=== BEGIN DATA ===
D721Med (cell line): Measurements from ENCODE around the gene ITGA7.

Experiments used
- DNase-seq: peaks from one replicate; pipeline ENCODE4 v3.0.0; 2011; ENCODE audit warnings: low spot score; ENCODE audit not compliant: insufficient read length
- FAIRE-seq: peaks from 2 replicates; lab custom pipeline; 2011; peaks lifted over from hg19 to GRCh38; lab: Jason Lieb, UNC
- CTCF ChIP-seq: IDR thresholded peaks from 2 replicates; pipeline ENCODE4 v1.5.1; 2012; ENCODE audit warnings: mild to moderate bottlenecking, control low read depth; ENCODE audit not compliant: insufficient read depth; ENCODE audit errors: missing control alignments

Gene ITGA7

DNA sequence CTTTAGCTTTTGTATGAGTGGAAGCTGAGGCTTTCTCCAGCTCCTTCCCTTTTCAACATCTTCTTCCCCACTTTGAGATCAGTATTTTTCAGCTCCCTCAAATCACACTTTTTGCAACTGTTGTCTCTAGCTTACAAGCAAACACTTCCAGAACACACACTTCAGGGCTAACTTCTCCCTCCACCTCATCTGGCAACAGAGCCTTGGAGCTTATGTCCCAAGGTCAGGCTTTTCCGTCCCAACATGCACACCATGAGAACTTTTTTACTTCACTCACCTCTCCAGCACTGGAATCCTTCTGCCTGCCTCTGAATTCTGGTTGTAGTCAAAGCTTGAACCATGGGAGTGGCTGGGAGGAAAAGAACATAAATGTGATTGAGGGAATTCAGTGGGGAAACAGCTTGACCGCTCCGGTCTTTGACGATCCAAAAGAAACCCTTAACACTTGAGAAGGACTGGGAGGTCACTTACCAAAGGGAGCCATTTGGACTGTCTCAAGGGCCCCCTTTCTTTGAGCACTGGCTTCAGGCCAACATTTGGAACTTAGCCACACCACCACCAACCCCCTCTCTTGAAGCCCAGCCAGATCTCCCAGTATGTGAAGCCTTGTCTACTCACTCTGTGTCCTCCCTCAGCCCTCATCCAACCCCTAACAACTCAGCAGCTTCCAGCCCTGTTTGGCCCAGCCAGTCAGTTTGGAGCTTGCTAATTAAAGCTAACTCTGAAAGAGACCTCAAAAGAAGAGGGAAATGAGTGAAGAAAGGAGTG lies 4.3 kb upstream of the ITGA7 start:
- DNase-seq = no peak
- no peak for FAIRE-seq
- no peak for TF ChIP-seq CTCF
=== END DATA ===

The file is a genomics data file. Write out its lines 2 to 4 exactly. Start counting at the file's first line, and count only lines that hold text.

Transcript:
Experiments used
- DNase-seq: peaks from one replicate; pipeline ENCODE4 v3.0.0; 2011; ENCODE audit warnings: low spot score; ENCODE audit not compliant: insufficient read length
- FAIRE-seq: peaks from 2 replicates; lab custom pipeline; 2011; peaks lifted over from hg19 to GRCh38; lab: Jason Lieb, UNC